The Poetry Society is supporting a war poetry competition launched by the Duke of Cambridge. The competition, ‘A Poem to Remember’, marks the 100th anniversary of the end of the First World War and also the opening of a new Defence and National Rehabilitation Centre for the Armed Forces.
The competition, inspired by the war’s famous poets, is seeking poetry that honours those affected by service and aims to pay tribute to humankind’s capacity to cope with adversity.
The poetry competition is open to anybody aged 17 and over, and requires writers to submit unpublished work no more than 25 lines long. The deadline is 9th April.
A panel of judges chaired by historian and broadcaster Dan Snow and including SAS veteran and bestselling novelist Andy McNab will select the top five. The winner will then be decided by public vote.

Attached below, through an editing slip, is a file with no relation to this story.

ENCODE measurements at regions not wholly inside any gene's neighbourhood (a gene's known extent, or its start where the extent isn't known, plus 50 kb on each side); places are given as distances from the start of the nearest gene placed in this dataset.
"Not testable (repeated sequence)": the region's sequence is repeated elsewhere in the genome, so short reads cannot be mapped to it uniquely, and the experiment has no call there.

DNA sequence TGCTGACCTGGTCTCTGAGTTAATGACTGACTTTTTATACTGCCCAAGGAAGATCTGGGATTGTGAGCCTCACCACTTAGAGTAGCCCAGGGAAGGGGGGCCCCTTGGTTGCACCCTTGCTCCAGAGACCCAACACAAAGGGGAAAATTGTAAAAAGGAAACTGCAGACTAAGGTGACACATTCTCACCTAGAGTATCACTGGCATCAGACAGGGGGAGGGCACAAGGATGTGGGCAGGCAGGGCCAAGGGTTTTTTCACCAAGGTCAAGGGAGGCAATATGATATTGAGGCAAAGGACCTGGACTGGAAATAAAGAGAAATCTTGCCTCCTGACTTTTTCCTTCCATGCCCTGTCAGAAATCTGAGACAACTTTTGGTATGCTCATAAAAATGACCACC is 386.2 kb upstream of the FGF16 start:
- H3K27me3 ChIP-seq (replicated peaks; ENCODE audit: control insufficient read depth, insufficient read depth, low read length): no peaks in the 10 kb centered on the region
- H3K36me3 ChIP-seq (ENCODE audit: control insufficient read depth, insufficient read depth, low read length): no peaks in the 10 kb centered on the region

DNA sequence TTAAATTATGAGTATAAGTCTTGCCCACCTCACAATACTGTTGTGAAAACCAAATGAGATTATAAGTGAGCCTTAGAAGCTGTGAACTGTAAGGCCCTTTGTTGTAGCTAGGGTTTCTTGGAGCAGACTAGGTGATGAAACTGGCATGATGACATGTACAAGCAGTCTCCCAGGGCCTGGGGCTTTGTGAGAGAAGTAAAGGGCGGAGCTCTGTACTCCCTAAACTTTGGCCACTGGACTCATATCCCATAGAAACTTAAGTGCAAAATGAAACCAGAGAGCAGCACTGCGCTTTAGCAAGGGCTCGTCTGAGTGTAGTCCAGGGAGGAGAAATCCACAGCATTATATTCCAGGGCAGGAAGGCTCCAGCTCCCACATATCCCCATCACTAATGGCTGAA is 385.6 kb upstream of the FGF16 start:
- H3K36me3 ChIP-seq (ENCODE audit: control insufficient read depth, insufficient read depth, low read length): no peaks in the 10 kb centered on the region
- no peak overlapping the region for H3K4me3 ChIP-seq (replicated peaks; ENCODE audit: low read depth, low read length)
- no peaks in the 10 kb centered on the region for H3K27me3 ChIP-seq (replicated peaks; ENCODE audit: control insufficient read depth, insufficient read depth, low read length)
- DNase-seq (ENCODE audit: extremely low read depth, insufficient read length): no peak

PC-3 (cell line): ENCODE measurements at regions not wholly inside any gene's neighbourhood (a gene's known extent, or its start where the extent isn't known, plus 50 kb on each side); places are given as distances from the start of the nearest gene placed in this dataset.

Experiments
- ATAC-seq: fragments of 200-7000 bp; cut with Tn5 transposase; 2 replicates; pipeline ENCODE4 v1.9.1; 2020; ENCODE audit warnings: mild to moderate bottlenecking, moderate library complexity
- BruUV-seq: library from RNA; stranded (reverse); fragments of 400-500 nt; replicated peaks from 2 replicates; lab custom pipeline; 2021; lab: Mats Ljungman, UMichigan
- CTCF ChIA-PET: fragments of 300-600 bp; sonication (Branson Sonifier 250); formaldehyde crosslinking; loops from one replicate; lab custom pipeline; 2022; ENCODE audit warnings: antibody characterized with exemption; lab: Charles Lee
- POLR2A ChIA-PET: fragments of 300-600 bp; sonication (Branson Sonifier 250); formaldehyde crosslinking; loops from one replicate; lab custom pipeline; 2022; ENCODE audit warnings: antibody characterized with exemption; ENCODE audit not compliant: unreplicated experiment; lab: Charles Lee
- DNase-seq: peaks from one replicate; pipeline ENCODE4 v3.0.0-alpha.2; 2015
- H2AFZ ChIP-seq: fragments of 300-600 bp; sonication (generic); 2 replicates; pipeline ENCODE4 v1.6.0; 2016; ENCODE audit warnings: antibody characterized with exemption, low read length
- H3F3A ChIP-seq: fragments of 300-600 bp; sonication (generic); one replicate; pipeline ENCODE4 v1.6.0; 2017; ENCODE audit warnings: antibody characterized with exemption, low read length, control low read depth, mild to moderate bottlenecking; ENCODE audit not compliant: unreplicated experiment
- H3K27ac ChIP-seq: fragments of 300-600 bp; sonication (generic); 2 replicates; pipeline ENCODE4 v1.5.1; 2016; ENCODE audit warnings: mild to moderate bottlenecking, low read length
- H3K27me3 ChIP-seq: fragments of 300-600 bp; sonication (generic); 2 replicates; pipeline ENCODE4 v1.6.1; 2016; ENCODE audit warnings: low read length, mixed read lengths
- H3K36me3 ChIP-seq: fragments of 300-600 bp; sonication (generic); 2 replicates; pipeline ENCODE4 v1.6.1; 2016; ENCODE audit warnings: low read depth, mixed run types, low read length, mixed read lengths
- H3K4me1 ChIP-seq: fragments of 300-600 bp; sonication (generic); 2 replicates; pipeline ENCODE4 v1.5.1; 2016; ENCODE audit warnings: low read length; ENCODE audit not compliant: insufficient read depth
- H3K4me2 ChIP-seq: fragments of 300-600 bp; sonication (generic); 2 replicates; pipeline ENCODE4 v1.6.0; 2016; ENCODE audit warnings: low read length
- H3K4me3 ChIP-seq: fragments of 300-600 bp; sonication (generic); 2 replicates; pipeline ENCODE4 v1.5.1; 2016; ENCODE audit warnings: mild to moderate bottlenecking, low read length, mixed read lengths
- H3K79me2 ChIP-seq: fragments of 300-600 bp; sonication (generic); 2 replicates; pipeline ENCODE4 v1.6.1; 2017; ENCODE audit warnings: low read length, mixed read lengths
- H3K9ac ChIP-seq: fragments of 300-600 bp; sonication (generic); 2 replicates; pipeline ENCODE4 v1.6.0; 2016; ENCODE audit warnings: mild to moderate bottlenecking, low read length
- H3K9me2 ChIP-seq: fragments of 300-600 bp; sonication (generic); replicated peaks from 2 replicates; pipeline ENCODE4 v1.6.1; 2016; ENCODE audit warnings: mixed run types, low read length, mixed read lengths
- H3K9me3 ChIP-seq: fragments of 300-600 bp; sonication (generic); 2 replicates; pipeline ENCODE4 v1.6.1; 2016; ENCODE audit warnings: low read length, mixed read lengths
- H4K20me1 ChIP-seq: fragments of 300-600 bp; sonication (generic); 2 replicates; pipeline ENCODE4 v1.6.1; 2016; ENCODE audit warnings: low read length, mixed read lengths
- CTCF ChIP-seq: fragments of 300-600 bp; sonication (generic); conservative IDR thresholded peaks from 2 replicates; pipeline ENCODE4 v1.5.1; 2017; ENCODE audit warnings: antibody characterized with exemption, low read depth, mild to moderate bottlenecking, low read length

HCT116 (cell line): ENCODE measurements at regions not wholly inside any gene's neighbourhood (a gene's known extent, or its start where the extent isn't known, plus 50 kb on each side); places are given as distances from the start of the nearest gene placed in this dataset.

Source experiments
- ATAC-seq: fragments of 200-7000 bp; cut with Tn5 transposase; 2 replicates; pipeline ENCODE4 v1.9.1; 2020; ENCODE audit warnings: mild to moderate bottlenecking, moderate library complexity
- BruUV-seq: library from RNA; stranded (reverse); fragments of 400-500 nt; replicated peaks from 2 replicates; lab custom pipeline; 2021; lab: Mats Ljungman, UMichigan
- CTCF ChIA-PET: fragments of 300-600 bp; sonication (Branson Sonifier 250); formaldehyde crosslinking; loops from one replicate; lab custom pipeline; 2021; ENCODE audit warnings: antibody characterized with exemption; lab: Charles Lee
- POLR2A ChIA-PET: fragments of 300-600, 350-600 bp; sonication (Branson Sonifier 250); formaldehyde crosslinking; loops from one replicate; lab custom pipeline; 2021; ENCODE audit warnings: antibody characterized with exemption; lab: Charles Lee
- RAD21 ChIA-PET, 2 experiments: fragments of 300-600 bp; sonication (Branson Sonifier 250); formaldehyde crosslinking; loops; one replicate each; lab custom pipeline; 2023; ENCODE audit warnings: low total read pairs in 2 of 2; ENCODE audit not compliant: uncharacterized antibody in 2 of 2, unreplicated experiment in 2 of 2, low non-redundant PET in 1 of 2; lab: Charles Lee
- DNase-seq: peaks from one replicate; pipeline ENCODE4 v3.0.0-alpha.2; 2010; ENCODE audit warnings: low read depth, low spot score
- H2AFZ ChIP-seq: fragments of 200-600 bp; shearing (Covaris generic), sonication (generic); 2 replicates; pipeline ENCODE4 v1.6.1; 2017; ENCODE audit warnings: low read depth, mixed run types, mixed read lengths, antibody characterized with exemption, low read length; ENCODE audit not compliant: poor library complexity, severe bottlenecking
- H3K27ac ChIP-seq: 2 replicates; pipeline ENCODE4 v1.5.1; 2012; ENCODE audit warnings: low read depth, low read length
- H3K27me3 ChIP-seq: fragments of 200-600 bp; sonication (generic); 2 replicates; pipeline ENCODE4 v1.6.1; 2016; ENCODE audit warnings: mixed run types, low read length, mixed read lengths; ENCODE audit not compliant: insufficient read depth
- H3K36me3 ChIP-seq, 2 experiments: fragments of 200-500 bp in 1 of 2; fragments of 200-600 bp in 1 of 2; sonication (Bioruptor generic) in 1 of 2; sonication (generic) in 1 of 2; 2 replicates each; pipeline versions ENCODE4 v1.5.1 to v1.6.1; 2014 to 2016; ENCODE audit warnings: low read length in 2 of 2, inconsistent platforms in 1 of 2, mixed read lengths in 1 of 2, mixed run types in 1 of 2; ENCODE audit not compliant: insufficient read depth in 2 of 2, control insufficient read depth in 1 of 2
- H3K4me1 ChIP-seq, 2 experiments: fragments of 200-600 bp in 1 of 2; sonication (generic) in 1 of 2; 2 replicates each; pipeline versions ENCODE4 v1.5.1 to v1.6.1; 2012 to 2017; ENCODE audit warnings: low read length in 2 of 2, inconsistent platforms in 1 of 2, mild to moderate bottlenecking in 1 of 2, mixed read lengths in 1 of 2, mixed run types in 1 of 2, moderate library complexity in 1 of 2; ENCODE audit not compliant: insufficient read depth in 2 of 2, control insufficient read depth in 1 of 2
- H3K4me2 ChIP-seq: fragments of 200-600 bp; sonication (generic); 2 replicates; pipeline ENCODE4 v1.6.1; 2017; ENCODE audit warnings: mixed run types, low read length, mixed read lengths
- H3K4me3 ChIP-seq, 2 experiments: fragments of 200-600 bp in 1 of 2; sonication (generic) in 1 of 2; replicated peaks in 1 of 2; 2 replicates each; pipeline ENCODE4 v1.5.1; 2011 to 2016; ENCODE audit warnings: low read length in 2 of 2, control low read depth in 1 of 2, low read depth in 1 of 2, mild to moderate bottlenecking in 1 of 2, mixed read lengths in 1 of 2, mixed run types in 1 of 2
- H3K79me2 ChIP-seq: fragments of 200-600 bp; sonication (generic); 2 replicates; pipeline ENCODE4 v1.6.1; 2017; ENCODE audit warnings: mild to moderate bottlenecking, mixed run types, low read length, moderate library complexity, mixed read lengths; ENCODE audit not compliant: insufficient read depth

The winning entry will be read out by HRH The Duke of Cambridge at a ceremony in the summer, marking the gift of the Defence and National Rehabilitation Centre to the nation. The poem will also be displayed prominently in perpetuity at the new Centre.
The competition is also supported by Poet in the City, the War Poets Association, the Wilfred Owen Association, ABF The Soldiers’ Charity, Help for Heroes, the Royal Air Force Benevolent Fund, Style for Soldiers, and Walking with the Wounded.
More information about the competition can be found here
February 2 2018